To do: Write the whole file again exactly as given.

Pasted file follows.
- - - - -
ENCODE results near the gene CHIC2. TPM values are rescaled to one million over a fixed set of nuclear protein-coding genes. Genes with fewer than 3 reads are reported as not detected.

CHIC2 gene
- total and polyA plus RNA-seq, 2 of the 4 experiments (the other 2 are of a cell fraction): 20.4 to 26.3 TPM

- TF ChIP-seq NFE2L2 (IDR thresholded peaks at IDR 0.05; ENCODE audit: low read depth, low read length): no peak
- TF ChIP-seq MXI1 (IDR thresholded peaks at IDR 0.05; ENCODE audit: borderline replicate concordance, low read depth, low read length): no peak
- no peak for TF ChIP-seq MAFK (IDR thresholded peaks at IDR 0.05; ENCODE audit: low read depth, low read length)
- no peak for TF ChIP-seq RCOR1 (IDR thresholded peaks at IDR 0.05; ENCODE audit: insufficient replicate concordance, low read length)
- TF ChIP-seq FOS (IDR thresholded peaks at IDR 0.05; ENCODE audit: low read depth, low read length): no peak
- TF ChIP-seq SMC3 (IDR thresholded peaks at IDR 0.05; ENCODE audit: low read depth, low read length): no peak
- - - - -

ENCODE results near the gene CHIC2. TPM values are rescaled to one million over a fixed set of nuclear protein-coding genes. Genes with fewer than 3 reads are reported as not detected.

CHIC2 gene
- total and polyA plus RNA-seq, 2 of the 4 experiments (the other 2 are of a cell fraction): 20.4 to 26.3 TPM

- TF ChIP-seq NFE2L2 (IDR thresholded peaks at IDR 0.05; ENCODE audit: low read depth, low read length): no peak
- TF ChIP-seq MXI1 (IDR thresholded peaks at IDR 0.05; ENCODE audit: borderline replicate concordance, low read depth, low read length): no peak
- no peak for TF ChIP-seq MAFK (IDR thresholded peaks at IDR 0.05; ENCODE audit: low read depth, low read length)
- no peak for TF ChIP-seq RCOR1 (IDR thresholded peaks at IDR 0.05; ENCODE audit: insufficient replicate concordance, low read length)
- TF ChIP-seq FOS (IDR thresholded peaks at IDR 0.05; ENCODE audit: low read depth, low read length): no peak
- TF ChIP-seq SMC3 (IDR thresholded peaks at IDR 0.05; ENCODE audit: low read depth, low read length): no peak